Saturday, May 19th, 2012

SpaceTomorrow, May 20th, we will have an annular solar eclipse. An annular eclipse is one where the moon isn’t quite big enough to block out the entire sun, so the maximum eclipse has a ring of sun showing around the moon. The tail end of the eclipse will be visible in the Southwestern United States at around 7:30pm Mountain Time. Unfortunately for those of us in Colorado, it appears that we’re going to just miss it. The maximum eclipse is at 5:53pm MDT, when the eclipse shadow will be somewhere over the Pacific Ocean. The linked article has pictures showing where and when the eclipse will be visible—the times are in UTC, which is 6 hours ahead of Mountain Daylight Time.

Thanks to Josh for this topic.

Update: The path shown in the linked article is where the ring eclipse will be visible. A partial eclipse can be seen from a much larger area. So if you know how to safely view an eclipse, you should be able to see the partial eclipse from much of the Western United States.

Update #2: Josh writes: “I was doing some online research and apparently is doing some sort of broadcast of the eclipse from various locations along the line of annularity (via Huffington Post)”.


Sci-fi Becomes Sci-fact: Mining Asteroids

Friday, May 11th, 2012

SpaceMining asteroids has long been a staple of science fiction. Now an effort is underway to make it a reality, by a company named Planetary Resources. Admittedly, the mining will take some years to actually occur, and the first asteroid will be smaller than 50 meters. And the asteroid won’t actually be from the asteroid field that’s between Mars and Jupiter. But still…. What I find interesting is that this is another example of technology solving our sustainability problems—asteroid mining has the potential to bolster the limited resources we have here on the planet Earth.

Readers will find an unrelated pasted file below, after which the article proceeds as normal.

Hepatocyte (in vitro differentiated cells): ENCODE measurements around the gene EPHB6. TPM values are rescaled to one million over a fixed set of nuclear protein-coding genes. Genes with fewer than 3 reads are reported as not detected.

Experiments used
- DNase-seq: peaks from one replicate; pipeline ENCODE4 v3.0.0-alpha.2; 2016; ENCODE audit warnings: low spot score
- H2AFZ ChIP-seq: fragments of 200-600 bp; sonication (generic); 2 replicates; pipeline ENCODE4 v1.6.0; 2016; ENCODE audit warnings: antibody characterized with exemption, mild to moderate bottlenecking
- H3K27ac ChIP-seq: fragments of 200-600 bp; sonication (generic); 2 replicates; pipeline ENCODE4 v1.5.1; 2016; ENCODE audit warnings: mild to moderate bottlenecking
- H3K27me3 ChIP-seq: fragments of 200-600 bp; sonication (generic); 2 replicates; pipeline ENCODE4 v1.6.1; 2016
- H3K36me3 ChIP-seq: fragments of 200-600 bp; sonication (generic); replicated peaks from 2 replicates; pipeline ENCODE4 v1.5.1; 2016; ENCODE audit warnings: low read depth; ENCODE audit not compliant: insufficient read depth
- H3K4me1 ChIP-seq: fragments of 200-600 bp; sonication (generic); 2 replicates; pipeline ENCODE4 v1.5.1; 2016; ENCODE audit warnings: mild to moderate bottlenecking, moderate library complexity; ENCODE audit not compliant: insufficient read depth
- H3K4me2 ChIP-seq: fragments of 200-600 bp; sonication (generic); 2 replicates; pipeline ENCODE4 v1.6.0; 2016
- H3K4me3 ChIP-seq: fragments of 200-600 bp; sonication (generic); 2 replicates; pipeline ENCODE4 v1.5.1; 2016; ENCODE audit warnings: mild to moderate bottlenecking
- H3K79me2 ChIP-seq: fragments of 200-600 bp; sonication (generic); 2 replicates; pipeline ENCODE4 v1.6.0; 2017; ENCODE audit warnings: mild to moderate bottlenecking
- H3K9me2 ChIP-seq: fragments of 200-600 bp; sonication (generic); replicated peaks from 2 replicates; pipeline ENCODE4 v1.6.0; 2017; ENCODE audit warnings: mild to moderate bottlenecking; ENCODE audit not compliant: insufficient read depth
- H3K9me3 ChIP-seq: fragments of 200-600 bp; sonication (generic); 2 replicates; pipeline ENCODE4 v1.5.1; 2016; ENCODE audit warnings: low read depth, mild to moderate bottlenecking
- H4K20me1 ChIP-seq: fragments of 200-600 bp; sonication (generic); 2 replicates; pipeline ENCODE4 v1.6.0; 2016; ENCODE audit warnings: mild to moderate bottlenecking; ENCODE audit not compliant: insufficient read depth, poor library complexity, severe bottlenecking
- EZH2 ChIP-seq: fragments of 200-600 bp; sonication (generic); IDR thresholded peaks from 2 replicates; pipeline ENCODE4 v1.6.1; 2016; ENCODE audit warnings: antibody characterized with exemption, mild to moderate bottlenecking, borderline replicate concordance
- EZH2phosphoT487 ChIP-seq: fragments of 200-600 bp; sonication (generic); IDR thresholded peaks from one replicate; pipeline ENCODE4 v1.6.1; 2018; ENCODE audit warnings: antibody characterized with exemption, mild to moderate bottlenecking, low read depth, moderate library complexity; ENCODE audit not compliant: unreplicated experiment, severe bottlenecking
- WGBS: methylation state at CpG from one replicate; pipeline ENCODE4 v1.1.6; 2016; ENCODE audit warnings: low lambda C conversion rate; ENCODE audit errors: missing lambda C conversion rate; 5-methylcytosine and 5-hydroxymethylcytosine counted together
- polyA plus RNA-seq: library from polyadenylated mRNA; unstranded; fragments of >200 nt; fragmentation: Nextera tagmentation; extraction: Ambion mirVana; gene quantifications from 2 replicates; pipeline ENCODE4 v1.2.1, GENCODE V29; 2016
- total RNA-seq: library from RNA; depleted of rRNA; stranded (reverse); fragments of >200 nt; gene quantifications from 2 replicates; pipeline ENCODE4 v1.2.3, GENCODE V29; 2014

Space Hotel May Become a Reality Within 5 Years

Monday, January 23rd, 2012

SpaceForget those expensive space tourism trips to the International Space Station! A Russian company named Orbital Technologies is planning to have a space hotel in orbit by 2016. A five-night stay will cost $1 million.

(via Bureau 42)

Aliens May Not Be So Alien After All

Saturday, November 12th, 2011

DNA StrandHave you ever wondered why a piece of toast always seems to fall with the buttered side down? Turns out it’s not an accident. Likewise, researchers have determined that amino acids, basic building blocks of life on Earth, have a high probability of forming based solely on the laws of thermodynamics. Thus if we ever do make contact with aliens, they may share some of the basic building blocks of our biology. (And they’ll be humanoid in shape… NOT!)

(via Bureau 42)

Just How Big Is the Universe Anyway?

Tuesday, August 9th, 2011

SpaceThe generally accepted age of the universe is slightly less than 14 billion years. Given that the speed of light is a barrier for how fast things can travel through spacetime, one would think that the size of the universe would then be about 28 billion light-years in diameter. Not so! Because even though matter travelling through spacetime cannot reach the speed of light, spacetime itself can expand much faster than lightspeed. Recent research puts the estimated size of the universe at more than 250 times that of the visible universe.

(via Slashdot)